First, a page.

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Penstemon venustus

Penstemon venustus (Venus' Penstemon)
Plantaginaceae (Plantain Family)

Subalpine. Scree. Summer.
Highway 550 above Silverton, August 6, 2021.

Penstemon venustus

Penstemon venustus (Venus' Penstemon)
Plantaginaceae (Plantain Family)

Subalpine. Scree. Summer.
Highway 550 above Silverton, August 6, 2021.

As the map below indicates, Penstemon venustus is native to the area where Oregon, Washington, and Idaho meet. Its ease of spreading by seed apparently led highway departments in California, Utah, and Colorado to use it and it is now adventive (i.e., not native but now firmly established) in those states.

Penstemon venustus' mass of bright green shiny leaves and its numerous large flowers make it a prime species for roadside planting and for home planting. Seeds and plants are sold by a number of nurseries.

Plants are long-lived, shrub-like, grow to almost 3 feet tall with thick, lanceolate, serrated leaves 2-4 inches long. Flowers are up to 1.5 inches long (about one inch as shown here) and range from blue to lavender to purple. Notice the fine hairs along the edges of the lobes of the corolla and the hairs on the 4 stamens and on the staminode which projects slightly onto the middle lobe of the lower corolla lip.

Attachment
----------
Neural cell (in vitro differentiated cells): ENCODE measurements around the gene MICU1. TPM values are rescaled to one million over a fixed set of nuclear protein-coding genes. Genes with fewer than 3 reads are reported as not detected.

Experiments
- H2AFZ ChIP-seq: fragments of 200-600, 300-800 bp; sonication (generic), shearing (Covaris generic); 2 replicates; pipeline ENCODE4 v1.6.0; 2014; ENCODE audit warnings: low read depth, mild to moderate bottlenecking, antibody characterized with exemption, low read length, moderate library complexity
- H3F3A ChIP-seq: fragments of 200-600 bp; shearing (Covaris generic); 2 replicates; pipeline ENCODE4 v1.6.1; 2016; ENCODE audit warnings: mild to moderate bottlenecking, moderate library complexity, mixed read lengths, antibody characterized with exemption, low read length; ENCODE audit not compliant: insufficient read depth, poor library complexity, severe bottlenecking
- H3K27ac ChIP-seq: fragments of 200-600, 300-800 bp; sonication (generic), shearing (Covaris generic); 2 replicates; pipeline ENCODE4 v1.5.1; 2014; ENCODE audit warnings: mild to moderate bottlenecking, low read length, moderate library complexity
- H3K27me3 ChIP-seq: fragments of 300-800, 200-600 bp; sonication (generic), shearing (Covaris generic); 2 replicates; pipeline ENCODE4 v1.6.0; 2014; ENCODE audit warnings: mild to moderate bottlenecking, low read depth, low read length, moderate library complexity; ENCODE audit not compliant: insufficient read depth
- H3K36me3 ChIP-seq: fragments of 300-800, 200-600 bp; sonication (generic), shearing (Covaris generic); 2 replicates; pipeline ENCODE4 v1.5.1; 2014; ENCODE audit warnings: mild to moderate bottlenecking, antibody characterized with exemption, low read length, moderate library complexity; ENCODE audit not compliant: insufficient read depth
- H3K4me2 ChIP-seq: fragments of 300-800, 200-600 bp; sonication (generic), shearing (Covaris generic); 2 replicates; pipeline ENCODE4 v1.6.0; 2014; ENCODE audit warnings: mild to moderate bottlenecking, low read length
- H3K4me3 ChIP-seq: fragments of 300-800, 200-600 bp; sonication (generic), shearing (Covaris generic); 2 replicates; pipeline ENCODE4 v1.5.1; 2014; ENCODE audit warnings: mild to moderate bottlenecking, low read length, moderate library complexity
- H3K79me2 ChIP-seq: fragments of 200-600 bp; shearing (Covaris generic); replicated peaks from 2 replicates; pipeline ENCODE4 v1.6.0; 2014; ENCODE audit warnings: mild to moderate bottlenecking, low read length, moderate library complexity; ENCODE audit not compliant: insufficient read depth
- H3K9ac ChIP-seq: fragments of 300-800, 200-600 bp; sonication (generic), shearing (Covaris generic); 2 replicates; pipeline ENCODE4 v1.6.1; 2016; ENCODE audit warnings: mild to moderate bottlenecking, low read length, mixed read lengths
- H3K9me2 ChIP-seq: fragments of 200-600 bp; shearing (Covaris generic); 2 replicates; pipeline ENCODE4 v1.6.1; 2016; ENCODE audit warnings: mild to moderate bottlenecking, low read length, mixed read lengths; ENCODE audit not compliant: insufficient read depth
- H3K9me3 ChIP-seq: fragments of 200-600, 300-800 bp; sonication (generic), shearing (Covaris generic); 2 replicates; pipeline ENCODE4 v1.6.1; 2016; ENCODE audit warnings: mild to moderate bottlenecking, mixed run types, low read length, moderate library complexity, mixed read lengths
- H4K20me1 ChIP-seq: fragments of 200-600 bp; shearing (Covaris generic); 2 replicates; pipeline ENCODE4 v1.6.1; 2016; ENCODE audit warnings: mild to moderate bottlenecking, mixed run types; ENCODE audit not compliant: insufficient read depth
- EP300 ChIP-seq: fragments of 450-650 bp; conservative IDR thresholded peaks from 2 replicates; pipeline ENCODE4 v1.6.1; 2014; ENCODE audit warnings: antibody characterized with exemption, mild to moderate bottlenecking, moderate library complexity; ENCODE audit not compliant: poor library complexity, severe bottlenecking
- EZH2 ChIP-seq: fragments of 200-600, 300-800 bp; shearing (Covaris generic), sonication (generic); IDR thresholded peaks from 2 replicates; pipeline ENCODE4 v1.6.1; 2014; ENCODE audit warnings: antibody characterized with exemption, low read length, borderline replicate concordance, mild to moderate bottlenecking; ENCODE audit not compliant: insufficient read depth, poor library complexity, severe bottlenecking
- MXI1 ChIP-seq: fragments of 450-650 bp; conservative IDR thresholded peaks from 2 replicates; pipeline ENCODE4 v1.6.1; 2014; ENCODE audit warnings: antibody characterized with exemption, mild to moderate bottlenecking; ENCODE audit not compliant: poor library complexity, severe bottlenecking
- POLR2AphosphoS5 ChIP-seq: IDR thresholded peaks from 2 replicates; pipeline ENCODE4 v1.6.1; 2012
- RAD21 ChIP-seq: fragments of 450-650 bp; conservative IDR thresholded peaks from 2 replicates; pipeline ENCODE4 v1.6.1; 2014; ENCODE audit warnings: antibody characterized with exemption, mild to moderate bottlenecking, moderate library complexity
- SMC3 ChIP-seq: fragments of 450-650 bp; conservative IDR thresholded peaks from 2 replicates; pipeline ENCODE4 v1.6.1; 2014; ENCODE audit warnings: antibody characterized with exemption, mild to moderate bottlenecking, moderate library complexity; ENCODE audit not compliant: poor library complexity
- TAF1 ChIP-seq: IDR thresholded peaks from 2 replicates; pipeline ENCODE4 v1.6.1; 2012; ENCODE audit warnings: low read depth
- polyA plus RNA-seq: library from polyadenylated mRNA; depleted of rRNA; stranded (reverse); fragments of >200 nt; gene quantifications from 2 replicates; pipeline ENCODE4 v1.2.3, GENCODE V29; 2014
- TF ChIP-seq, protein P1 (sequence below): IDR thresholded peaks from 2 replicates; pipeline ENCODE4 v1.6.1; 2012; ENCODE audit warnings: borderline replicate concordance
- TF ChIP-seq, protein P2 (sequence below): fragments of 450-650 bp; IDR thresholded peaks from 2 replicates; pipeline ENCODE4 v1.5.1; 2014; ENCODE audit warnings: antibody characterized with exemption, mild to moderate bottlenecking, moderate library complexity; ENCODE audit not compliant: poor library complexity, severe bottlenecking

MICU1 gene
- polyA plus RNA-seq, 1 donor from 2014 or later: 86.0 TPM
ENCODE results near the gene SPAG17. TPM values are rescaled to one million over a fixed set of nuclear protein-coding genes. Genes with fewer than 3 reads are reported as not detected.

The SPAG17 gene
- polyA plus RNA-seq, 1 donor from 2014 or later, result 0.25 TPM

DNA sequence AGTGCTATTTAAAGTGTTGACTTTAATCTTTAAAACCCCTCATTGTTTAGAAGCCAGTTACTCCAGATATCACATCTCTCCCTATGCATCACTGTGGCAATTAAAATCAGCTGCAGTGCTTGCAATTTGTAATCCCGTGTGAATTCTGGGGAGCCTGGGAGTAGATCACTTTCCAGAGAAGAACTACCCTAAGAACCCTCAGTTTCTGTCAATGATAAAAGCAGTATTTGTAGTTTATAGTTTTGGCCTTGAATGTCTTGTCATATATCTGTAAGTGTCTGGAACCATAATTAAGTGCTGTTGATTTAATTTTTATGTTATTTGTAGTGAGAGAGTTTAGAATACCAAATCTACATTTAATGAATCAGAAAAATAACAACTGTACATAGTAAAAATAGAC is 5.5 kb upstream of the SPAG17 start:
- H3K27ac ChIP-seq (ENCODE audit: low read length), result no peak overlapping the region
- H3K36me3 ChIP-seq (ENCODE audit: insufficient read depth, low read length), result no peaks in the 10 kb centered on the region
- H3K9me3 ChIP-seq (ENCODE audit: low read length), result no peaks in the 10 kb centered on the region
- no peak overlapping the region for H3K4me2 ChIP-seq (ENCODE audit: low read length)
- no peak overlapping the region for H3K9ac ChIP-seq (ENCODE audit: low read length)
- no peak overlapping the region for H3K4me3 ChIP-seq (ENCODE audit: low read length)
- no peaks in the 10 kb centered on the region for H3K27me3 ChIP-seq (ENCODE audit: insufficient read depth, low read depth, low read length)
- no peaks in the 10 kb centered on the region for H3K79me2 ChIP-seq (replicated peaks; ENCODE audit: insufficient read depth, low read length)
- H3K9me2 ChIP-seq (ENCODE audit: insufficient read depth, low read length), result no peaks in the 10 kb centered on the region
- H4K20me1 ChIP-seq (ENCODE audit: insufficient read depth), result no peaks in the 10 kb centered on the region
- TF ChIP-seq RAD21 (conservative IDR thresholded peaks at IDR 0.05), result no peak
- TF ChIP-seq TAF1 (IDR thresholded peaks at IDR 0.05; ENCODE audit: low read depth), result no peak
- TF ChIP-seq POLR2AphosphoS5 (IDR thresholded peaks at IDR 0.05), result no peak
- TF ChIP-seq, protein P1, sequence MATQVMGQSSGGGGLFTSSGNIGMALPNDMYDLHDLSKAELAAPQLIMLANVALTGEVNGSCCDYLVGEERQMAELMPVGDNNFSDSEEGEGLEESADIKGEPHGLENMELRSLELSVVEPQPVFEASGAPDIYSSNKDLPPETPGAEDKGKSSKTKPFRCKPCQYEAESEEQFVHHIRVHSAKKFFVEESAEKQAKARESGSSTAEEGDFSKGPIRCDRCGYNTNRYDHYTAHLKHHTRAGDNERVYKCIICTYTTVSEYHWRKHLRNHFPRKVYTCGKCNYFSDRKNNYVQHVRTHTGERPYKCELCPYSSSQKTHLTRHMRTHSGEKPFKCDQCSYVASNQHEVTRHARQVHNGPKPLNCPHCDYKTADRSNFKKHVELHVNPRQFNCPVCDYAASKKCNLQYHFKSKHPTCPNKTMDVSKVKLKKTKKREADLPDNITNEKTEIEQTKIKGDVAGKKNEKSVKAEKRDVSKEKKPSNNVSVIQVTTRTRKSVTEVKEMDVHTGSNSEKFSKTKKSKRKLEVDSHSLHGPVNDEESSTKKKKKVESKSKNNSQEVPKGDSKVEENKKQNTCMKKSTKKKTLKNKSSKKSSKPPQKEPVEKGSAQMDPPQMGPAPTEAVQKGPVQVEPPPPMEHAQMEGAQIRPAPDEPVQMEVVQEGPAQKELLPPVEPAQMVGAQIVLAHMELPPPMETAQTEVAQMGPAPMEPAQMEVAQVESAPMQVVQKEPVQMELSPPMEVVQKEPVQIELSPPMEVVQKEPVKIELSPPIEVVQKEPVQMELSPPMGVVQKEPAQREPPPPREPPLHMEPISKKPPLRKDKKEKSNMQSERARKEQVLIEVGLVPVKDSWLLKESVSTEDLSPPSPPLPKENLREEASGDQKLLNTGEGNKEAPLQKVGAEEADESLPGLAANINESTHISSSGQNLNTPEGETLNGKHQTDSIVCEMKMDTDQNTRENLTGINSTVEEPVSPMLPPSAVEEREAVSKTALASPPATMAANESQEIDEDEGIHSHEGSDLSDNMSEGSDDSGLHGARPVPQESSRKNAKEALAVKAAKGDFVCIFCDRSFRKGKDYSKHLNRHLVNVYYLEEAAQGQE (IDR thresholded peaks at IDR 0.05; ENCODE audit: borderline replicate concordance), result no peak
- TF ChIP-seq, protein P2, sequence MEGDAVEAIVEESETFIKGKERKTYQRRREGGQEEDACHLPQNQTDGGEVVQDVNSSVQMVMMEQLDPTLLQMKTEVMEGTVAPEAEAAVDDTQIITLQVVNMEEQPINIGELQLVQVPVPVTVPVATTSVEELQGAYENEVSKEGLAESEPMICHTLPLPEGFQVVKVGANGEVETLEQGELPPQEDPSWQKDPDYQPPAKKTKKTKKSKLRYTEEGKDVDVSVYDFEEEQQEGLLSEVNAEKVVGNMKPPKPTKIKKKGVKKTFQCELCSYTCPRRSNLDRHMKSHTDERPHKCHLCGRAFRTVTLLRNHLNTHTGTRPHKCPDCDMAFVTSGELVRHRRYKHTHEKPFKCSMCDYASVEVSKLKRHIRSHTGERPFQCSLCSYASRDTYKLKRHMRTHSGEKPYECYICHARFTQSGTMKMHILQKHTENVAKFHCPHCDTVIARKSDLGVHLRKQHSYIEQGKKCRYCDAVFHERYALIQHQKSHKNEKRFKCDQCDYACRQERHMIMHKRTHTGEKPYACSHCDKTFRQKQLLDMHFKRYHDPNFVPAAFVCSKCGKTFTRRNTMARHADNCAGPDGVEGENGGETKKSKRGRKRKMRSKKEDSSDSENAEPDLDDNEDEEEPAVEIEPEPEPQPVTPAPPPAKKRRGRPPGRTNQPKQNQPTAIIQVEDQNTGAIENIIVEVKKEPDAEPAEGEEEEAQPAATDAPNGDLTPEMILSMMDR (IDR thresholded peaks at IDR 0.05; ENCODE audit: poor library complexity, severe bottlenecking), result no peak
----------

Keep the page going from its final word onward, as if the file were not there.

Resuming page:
In the mid to late 1820s, David Douglas was the first to collect this species for science in "dry channels of rivers among the mountains of North-west America". Douglas named the species in the description published by John Lindley in 1830.

Penstemon venustus

Penstemon venustus (Venus' Penstemon)
Plantaginaceae (Plantain Family)

Subalpine. Scree. Summer.
Highway 550 above Silverton, August 6, 2021.

Leaves are thick, glabrous, serrated, and persist long beyond the flowering season.

Penstemon venustus

Penstemon venustus (Venus' Penstemon)
Plantaginaceae (Plantain Family)

Subalpine. Scree. Summer.
Highway 550 above Silverton, August 6, 2021.

The narrow, steep, busy Highway 550 is just a few feet from these plants which I passed and wondered about for many years. Finally in 2019 after the highway had been rebuilt where I took these photographs (half the highway had slid to a new home 500 feet below), I saw my chance to pull into a very small area and see what the mystery plant was. However, I found that it fit no key to Colorado plants. Penstemon expert, Craig Freeman, identified the plant and Colorado now has a new species. Dozens of plants are on both sides of the road at the point shown below and hundreds more are on the very steep mountain-side above the road.

             Penstemon venustus at roadside

Range map © John Kartesz,
Floristic Synthesis of North America

State Color Key

Species present in state and native
Species present in state and exotic
Species not present in state

County Color Key

Species present and not rare
Species present and rare
Species extirpated (historic)
Species extinct
Species noxious
Species exotic and present
Native species, but adventive in state
Eradicated
Questionable presence

Penstemon venustus

Range map for Penstemon venustus (Adventive in San Juan County Colorado)